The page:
For each issue, the anthology magazine put out by this adventurous U.K.-based publisher of independent graphic design, illustration and comics gives 45 artists a four-color palette and a theme. In the ninth issue, the theme is silence, and the results are magnificent and full of surprises. The comics, each told in images only, range from atmospheric to trippy to jokey to melancholy to epic to creepy. But the two-page illustrations are even more powerful, even if it's not always easy to see how they pertain to the overall concept of silence. Well, except perhaps for the fact that so many of them left me utterly dumbstruck with visual delight.

    Ten spectacular graphic novels from 2014

    Over Easy by Mimi Pond
    When Pond was a broke art student in the 1970s, she took a job at a neighborhood breakfast spot in Oakland, a place with good food, splendid coffee and an endlessly entertaining crew of short-order cooks, waitresses, dishwashers and regular customers. This graphic memoir, influenced by the work of Pond's friend, Alison Bechdel, captures the funky ethos of the time, when hippies, punks and disco aficionados mingled in a Bay Area at the height of its eccentricity. The staff of the Imperial Cafe were forever swapping wisecracks and hopping in and out of each other's beds, which makes them more or less like every restaurant team in history. There's an intoxicating esprit de corps to a well-run everyday joint like the Imperial Cafe, and never has the delight in being part of it been more winningly portrayed.

    Ten spectacular graphic novels from 2014

    The Shadow Hero by Gene Luen Yang and Sonny Liew
    You don't have to be a superhero fan to be utterly charmed by Yang and Liew's revival of a little-known character created in the 1940s by the cartoonist Chu Hing. This version of the Green Turtle, however, is rich in characterization, comedy and luscious period detail from the Chinatown of "San Incendio" (a ringer for San Francisco). Hank, son of a mild-mannered grocer, would like to follow in his father's footsteps, but his restless mother (the book's best character and drawn with masterful nuance by Liew) has other ideas after her thrilling encounter with a superhero. Yang's story effortlessly folds pathos into humor without stooping to either slapstick or cheap "darkness." This is that rare tribute that far surpasses the thing it celebrates.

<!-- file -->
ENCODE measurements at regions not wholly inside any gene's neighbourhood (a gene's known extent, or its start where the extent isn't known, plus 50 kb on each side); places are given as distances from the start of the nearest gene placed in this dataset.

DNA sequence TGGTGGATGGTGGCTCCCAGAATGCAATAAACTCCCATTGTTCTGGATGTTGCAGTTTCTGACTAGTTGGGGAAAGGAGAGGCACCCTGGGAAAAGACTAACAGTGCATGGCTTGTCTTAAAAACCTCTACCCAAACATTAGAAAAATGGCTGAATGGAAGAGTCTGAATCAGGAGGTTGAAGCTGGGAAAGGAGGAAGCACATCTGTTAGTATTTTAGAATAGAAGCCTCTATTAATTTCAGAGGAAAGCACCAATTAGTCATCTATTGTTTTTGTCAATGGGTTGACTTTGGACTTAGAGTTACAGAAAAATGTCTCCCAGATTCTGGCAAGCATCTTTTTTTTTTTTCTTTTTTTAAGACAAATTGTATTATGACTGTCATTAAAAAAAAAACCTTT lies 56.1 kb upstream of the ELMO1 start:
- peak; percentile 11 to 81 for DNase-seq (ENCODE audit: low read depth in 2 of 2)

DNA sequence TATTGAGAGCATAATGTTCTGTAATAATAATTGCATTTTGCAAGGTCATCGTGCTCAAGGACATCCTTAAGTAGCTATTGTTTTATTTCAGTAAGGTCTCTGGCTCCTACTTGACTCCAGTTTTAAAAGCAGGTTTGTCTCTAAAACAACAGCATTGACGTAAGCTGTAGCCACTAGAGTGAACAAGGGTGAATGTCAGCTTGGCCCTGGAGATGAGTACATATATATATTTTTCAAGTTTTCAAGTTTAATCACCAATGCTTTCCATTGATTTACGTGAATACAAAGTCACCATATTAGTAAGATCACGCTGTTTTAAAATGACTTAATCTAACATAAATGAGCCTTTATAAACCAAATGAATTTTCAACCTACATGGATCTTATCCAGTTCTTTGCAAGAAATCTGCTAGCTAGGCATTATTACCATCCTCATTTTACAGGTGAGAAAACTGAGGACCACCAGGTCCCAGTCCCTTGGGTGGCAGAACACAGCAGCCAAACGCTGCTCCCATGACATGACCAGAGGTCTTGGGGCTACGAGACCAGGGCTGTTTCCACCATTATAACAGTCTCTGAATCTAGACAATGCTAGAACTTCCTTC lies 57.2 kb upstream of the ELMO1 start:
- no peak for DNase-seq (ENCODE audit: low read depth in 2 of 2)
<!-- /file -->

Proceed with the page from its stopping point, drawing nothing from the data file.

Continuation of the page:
Ten spectacular graphic novels from 2014

    Shoplifter by Michael Cho
    Corinna Park, former English major, works, unhappily, in a Toronto advertising agency. When the dissatisfaction of the past five years begins to oppress her, she lets off steam by pilfering magazines from a local convenience store. Cho's moody character study is as much about city life as it is about Corinna. He depicts her falling asleep in front of the TV in her condo, brooding on the subway, roaming the crowded streets after a budding romance goes awry. Like a great short story, this is a simple tale of a young woman figuring out how to get her life back, but if feels as if it contains so much of contemporary existence -- its comforts, its loneliness, its self-deceptions -- suspended in wintery amber.

    Ten spectacular graphic novels from 2014

    Through the Woods by Emily Carroll
    This collection of archetypal horror, fairy and ghost stories, all about young girls, comes lushly decked in Carroll's inky black, snowy white and blood-scarlet art. A young bride hears her predecessor's bones singing from under the floorboards, two friends make the mistake of pretending to summon the spirits of the dead, a family of orphaned siblings disappears one by one into the winter nights. Carroll's color-saturated images can be jagged, ornate and gruesome, but she also knows how to chill with absence, shadows and a single staring eye. Literary readers who cherish the work of Kelly Link or the late Angela Carter's collection, "The Bloody Chamber," will adore the violent beauty on these pages.

  • Recent Slide Shows

Comments

0 Comments

Comment Preview

Your name will appear as username ( settings | log out )

You may use these HTML tags and attributes: <a href=""> <b> <em> <strong> <i> <blockquote>